Save iptables rules over reboots on Ubuntu 16 and Ubuntu 18 – persistent iptables rules

Moving towards the firewalld software and especially the systemd some good old init scripts got missing! For example, one of those good scripts is the init script for iptables firewall, which allows saving iptables rules and during boot, it loads them again. With the init iptables script we have persistence of the iptables rules. Meanwhile, we can always call the init script with “save” argument to update the currently saved rules. Many different Linux distributions have this init script – “/etc/init.d/iptables”, but in systemd world, it has been removed and replaced with nothing (probably, because you are encouraged to use firewalld, which is not a bad thing!).

There are two packages “iptables-persistent” and “netfilter-persistent”, which work together to have iptables persistence over reboots. The rules are saved and restored automatically during system startup.

First, install “iptables-persistent” and “netfilter-persistent” with

sudo apt install netfilter-persistent iptables-persistent

During the iptables–persistent installation the setup asks the user to save the current iptables rules. Hit “Yes” if you want to save the current iptables rules, which will be automatically loaded the next time the system starts up.

main menu
Configuring iptables-persistent setup

So it is safe to install it on a live system – the current iptables rules won’t be deleted.
Second, ensure the boot script to restore the iptables rules is enabled

sudo systemctl enable netfilter-persistent

Additional information

Saving the current state of the iptables rules:

myuser@myubuntupc:~$ sudo /usr/sbin/netfilter-persistent save
run-parts: executing /usr/share/netfilter-persistent/plugins.d/15-ip4tables save
run-parts: executing /usr/share/netfilter-persistent/plugins.d/25-ip6tables save

Restore the original state of the iptables rules:

sudo systemctl restart netfilter-persistent

And all commands you can do – start, stop, restart, reload, flush, save. You can use the script directly (it is not mandatory to use systemctl to restart, i.e. restore rules and etc.)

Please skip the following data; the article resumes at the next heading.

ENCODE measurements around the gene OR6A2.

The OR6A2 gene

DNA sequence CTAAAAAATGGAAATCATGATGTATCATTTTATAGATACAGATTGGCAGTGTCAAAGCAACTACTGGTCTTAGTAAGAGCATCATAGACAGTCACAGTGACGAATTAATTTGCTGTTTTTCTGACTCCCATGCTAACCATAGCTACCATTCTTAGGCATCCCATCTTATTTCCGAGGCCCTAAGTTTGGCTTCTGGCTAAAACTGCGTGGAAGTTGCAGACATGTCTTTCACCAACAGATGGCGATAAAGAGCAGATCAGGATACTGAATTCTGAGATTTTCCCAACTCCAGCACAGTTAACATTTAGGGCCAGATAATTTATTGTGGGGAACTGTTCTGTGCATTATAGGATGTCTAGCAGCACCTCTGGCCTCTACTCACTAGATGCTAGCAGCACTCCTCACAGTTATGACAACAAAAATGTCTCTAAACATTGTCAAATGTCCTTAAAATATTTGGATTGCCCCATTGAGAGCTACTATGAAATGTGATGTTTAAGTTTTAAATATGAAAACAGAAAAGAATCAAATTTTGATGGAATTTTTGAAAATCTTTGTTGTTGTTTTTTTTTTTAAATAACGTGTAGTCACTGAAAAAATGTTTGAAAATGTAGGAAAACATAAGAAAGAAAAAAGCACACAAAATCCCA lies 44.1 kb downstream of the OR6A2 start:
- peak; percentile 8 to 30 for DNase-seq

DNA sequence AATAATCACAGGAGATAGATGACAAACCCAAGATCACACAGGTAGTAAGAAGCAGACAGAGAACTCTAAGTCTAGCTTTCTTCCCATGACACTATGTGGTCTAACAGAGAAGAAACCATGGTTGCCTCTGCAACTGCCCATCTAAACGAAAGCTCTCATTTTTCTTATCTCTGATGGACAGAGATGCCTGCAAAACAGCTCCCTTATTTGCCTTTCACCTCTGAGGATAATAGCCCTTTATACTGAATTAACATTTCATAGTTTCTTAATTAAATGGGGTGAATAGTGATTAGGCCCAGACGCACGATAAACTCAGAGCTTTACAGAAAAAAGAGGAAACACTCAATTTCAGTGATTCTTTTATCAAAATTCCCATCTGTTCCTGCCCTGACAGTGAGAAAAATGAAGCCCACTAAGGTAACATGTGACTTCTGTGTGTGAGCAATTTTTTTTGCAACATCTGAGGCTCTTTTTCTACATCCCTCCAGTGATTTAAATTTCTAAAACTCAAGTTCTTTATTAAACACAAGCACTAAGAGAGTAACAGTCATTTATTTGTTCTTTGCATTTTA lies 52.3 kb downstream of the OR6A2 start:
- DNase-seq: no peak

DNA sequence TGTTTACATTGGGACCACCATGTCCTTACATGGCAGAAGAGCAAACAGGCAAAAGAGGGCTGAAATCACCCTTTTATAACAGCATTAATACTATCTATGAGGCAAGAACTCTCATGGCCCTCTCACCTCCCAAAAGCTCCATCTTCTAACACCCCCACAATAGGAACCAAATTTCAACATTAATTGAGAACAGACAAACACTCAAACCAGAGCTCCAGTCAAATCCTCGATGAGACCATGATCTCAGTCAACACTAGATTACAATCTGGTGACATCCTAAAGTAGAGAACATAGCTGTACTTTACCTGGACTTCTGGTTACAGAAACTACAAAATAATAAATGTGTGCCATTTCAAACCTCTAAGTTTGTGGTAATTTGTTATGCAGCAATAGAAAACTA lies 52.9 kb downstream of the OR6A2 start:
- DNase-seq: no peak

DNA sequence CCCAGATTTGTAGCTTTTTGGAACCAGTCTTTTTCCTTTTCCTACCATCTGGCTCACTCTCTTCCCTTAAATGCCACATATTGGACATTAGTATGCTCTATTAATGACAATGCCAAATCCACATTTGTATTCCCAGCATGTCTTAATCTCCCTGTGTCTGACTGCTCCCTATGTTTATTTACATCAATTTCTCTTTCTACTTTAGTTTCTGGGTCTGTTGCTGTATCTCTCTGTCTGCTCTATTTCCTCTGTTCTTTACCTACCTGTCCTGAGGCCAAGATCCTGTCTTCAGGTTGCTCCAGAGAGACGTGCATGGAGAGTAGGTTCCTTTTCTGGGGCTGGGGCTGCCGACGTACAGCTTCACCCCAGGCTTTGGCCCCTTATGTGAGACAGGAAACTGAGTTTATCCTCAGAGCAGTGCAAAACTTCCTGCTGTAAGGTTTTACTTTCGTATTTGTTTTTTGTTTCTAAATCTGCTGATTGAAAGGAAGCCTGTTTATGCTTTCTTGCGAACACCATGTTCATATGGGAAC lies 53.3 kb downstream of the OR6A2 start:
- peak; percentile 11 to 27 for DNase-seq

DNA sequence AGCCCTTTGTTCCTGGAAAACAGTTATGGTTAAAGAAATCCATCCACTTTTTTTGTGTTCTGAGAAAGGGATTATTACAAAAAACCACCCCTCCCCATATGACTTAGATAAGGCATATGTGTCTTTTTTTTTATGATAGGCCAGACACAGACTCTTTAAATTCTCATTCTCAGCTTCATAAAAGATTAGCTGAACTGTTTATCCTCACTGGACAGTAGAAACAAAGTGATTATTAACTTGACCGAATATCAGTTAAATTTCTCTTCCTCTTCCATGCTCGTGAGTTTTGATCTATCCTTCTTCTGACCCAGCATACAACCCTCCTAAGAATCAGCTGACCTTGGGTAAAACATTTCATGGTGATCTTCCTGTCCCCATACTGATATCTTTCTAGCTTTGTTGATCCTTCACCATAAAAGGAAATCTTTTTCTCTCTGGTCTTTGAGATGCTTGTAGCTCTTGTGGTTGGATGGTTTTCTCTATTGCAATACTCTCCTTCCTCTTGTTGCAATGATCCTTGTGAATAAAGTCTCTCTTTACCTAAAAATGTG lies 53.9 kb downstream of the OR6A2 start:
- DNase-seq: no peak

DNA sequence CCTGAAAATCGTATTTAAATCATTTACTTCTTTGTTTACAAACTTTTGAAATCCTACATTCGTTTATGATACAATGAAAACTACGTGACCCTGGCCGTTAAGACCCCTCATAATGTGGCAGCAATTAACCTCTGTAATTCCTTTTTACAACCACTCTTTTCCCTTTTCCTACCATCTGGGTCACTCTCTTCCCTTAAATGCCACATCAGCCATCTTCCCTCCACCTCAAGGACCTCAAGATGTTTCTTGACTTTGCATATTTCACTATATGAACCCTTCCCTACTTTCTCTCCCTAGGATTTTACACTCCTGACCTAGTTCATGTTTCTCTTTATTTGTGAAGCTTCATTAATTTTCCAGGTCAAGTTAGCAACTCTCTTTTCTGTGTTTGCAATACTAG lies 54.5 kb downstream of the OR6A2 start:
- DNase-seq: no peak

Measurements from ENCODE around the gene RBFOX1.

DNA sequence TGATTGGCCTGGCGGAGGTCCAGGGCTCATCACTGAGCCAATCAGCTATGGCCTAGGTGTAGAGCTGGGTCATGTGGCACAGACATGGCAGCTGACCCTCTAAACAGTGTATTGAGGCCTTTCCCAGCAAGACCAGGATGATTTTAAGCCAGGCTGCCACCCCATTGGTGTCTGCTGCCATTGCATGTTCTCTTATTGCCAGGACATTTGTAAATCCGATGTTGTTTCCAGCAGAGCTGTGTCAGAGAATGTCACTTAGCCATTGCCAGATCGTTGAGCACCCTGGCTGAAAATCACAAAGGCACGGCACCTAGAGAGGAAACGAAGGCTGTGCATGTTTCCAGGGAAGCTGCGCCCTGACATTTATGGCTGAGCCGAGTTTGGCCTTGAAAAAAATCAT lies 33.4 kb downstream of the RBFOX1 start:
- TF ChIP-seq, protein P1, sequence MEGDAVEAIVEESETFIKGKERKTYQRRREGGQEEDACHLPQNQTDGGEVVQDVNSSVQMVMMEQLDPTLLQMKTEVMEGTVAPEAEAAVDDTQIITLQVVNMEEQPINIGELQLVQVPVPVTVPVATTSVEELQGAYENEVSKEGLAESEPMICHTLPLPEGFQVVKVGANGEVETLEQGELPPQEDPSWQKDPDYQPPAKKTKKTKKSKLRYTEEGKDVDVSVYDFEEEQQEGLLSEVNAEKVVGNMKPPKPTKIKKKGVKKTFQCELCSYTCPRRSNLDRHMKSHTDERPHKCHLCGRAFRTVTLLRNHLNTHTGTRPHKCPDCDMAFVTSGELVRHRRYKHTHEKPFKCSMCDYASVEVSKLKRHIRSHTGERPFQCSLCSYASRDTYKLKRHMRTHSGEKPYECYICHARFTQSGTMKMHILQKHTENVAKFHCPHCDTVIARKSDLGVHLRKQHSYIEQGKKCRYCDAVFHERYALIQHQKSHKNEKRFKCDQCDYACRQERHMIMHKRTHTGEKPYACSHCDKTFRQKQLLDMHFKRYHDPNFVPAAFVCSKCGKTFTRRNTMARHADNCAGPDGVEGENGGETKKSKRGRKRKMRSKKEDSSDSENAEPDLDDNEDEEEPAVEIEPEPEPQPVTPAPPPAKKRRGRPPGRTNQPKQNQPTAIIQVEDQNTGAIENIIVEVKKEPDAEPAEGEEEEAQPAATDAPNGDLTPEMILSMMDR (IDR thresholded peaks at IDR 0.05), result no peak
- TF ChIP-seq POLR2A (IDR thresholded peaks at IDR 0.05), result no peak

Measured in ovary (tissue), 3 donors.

myuser@myubuntupc:~$ sudo /usr/sbin/netfilter-persistent
Usage: /usr/sbin/netfilter-persistent (start|stop|restart|reload|flush|save)

The script netfilter-persistent executes 2 other scripts as plugins:

/usr/share/netfilter-persistent/plugins.d/15-ip4tables
/usr/share/netfilter-persistent/plugins.d/25-ip6tables

The iptables rules are saved respectively in files

/etc/iptables/rules.v4
/etc/iptables/rules.v6

And you can always edit them manually or save/restore with iptables-save and iptables-restore redirecting the output to the above files.

It’s normal the state of the “active (exited)”. The service is “enabled” as you can see (by default the setup automatically enables the service on Ubuntu, but always check it to be sure, it’s the firewall!).

myuser@myubuntupc:~$ sudo systemctl status netfilter-persistent
‚óŹ netfilter-persistent.service - netfilter persistent configuration
   Loaded: loaded (/lib/systemd/system/netfilter-persistent.service; enabled; vendor preset: enabled)
   Active: active (exited) since Thu 2019-01-17 20:44:08 EST; 14min ago
 Main PID: 666 (code=exited, status=0/SUCCESS)
   CGroup: /system.slice/netfilter-persistent.service

Jan 17 20:44:08 myubuntupc systemd[1]: Starting netfilter persistent configuration...
Jan 17 20:44:08 myubuntupc netfilter-persistent[666]: run-parts: executing /usr/share/netfilter-persistent/plugins.d/15-ip4tables start
Jan 17 20:44:08 myubuntupc netfilter-persistent[666]: run-parts: executing /usr/share/netfilter-persistent/plugins.d/25-ip6tables start
Jan 17 20:44:08 myubuntupc systemd[1]: Started netfilter persistent configuration.